When paring a skid steer and an attachment, there are a number of compatibility and performance issues a dealer will take into account. The most important among them is your machine's GPM rating. All skid steer attachments are powered by the machine's hydraulic system, measured in gallons per minute (GPM). Commonly referred to as hydraulic flow, the attachment will have to be compatible with both the minimum and maximum GPM for that machine.

By taking into account the specifics of your skid steer – including its capacity for low-flow or high-flow hydraulics, operating weight, counterbalance, and safety features – dealers can quickly pair the best attachment to your machine. They also typically factor in variables associated with your work environment including terrain, gradient, access limitations, and soil abrasion.

This analysis is an essential aspect of dealer support as each application will have unique considerations. For example, the needs associated with farming or digging underground utilities varies greatly from that of landscaping and recycling centers.

Do they provide future support on the attachment you buy? This is another one of the key concerns when comparing both OEMs and third-party manufacturers. Working with an established dealer often guarantees access to the greatest level of OEM inventory and fastest delivery. But that service doesn't come without cost. By some estimates, OEM parts are between 20% and 25% more expensive than the same items provided through a third-party dealer.

Location is another concern. It's not uncommon for an OEM to distribute parts out of a centralized fulfillment center. Though next-day shipping is available on a wide range of smaller parts, delivery on large components can take up to a week or more through common ground carriers, and may result in costly shipping fees. When comparing dealers, give preference to those that are part of an established network and that maintain a service center within a day's drive of your location. Within this proximity, some may contract a local courier service that can deliver the parts quickly and more affordably than a national carrier.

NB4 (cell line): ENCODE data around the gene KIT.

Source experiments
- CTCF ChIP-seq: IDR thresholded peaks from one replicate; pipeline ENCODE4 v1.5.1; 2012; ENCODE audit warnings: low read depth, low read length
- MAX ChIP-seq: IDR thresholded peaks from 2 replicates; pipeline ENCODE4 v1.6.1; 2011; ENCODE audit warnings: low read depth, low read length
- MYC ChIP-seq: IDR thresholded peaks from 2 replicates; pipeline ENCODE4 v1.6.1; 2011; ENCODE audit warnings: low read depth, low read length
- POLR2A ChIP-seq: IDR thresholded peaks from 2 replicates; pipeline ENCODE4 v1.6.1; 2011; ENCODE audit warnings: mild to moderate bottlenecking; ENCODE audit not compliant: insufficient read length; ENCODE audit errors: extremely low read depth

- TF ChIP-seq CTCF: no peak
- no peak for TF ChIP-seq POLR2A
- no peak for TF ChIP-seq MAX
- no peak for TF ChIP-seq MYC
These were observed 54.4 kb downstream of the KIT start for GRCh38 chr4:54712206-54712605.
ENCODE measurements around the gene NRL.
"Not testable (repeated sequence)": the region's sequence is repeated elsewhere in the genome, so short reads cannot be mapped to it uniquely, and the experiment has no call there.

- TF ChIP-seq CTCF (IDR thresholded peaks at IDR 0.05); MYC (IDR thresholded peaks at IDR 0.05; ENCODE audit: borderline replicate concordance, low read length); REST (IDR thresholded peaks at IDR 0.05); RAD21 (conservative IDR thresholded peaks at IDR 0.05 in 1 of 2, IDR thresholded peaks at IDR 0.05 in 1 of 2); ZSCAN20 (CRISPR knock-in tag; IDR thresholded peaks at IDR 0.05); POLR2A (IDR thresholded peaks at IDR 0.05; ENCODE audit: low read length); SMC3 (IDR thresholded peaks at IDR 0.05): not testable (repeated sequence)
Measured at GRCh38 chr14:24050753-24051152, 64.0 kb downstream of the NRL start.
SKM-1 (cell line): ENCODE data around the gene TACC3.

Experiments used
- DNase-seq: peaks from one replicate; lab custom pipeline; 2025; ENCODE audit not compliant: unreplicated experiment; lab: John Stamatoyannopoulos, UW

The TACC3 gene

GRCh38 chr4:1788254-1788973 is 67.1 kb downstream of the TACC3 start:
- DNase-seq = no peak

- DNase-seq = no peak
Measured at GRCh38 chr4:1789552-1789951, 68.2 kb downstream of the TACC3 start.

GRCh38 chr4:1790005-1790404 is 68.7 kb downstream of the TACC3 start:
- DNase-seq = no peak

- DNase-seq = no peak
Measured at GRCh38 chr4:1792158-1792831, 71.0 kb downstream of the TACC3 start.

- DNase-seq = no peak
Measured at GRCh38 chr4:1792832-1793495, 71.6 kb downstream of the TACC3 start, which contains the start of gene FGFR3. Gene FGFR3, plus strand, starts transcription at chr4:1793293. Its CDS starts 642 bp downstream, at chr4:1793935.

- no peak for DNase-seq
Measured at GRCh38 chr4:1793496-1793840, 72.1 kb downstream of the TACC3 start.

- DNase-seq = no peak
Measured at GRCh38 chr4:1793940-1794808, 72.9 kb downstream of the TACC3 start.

It's worth noting that OEMs tend to have a slight advantage over third-party dealers when it comes to inventory. Third-party operations typically have to stock parts for a range of different brands, forcing them to pick and choose the items they keep on-hand. This often results in delays on less popular parts that must be sourced through the OEM for each fulfillment. In contrast, an OEM specializes in one product line and often supports that machinery and its attachments with the highest level of on-hand inventory.

  • Buying Tip: Whether you opt for an OEM or third-party dealer, ask them to break down the list of "wear and tear" parts for the attachment you’re considering. Give preference to the one that maintains adequate stock on all parts listed.

Two examples

As a means of comparison, two of the most popular skid steer attachment manufacturers include:

  • Quick Attach: With more than 65 years in the business, Quick Attach manufactures universal attachments that pair with most skid steers currently on the market. This universal design provides a high degree of value, enabling owners to share attachments among a wide range of machinery, even after the initial skid steer is sold or sent to another jobsite. Quick Attach also has a firm commitment to customer service, providing live phone support 24/7 and offering a range of financing options with same-day credit approval.
  • Bobcat: One of the most recognizable brand names in the world, Bobcat enhances the plating of the hardware components used in the production of their attachments to increase their structural reliability and overall lifespan. All skid steer accessories are manufactured through a process of robotic welding to ensure consistency, precision, and durability throughout. By pairing their attachments with a select range of small earth moving equipment, they are also able to achieve wider degrees of versatility and functionality through accessories that can be operated by a single button or switch. Bobcat provides a one-year warranty on all of its skid steer attachments.